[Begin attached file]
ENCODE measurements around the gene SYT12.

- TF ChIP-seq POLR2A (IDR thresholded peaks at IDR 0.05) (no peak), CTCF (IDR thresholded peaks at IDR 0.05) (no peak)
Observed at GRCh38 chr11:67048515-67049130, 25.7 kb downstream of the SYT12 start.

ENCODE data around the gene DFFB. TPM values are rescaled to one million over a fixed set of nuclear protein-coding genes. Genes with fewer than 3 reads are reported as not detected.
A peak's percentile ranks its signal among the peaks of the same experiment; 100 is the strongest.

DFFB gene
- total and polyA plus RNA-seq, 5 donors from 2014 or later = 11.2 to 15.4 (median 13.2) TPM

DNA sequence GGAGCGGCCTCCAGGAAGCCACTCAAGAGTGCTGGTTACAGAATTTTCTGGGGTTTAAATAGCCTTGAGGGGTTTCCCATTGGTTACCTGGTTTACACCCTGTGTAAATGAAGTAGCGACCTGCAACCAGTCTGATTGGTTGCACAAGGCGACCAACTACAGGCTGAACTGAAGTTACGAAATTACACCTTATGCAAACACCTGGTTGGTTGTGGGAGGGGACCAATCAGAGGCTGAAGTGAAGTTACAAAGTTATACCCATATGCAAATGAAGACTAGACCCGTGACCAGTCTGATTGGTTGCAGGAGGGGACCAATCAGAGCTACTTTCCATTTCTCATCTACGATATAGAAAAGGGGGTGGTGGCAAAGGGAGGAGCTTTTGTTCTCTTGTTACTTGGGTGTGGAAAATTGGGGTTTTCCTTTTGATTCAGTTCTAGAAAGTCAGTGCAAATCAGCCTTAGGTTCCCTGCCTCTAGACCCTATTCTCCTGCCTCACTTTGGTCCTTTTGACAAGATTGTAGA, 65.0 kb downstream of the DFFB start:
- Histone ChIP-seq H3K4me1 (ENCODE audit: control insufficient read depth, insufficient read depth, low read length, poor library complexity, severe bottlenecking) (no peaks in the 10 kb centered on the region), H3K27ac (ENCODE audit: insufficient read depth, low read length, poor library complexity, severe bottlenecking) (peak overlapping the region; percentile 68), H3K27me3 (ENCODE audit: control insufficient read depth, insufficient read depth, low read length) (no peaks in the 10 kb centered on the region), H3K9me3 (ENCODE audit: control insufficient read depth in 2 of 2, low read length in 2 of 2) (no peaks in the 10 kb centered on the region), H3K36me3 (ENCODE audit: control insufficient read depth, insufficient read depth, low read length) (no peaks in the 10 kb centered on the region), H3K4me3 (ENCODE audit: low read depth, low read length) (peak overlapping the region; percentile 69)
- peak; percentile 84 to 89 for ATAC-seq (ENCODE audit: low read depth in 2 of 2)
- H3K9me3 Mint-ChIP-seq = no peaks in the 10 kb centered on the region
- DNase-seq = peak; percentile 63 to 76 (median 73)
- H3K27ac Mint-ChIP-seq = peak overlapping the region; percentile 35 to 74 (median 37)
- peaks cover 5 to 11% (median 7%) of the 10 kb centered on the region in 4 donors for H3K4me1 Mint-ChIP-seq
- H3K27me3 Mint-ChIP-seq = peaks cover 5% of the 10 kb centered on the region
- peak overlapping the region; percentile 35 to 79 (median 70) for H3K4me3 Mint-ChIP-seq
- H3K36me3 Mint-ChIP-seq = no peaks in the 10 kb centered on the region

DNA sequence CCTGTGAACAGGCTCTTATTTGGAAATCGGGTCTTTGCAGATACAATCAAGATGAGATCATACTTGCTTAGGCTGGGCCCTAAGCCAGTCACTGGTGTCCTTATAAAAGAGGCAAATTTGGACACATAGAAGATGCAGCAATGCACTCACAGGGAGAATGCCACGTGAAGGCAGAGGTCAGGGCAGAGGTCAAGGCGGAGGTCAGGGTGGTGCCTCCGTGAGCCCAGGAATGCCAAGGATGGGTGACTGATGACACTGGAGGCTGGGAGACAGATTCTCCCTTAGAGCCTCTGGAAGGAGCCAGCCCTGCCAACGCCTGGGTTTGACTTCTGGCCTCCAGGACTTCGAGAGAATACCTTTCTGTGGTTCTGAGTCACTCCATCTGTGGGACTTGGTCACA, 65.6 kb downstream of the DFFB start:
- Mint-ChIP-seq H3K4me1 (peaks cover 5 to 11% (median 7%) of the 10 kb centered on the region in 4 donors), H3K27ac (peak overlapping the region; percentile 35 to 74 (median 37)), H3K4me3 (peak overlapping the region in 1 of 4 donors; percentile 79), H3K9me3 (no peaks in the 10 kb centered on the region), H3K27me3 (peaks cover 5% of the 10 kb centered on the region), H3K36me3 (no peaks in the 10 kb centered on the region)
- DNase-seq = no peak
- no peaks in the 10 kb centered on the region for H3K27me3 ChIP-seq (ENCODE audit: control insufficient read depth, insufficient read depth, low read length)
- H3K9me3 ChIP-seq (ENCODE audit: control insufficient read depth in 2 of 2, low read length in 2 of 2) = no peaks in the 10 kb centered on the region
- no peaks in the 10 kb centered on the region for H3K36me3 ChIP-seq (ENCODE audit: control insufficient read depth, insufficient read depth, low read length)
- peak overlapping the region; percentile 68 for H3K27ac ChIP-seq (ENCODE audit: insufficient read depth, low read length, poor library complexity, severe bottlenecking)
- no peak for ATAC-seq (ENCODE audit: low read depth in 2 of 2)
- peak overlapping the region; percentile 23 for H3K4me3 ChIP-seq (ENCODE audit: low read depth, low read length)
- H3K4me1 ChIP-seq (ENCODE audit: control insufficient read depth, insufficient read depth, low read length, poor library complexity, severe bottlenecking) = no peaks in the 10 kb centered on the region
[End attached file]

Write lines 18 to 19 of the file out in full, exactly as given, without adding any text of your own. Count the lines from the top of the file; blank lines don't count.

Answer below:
DNA sequence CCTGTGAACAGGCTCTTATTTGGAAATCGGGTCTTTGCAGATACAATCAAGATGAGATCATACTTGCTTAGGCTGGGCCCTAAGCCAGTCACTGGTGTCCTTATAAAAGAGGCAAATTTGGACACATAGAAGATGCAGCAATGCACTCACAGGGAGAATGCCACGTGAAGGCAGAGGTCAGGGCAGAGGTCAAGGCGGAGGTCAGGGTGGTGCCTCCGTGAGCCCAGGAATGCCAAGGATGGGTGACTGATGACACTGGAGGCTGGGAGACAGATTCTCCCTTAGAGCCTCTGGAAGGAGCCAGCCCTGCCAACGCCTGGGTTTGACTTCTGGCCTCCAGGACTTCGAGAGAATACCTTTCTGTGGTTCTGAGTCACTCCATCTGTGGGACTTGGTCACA, 65.6 kb downstream of the DFFB start:
- Mint-ChIP-seq H3K4me1 (peaks cover 5 to 11% (median 7%) of the 10 kb centered on the region in 4 donors), H3K27ac (peak overlapping the region; percentile 35 to 74 (median 37)), H3K4me3 (peak overlapping the region in 1 of 4 donors; percentile 79), H3K9me3 (no peaks in the 10 kb centered on the region), H3K27me3 (peaks cover 5% of the 10 kb centered on the region), H3K36me3 (no peaks in the 10 kb centered on the region)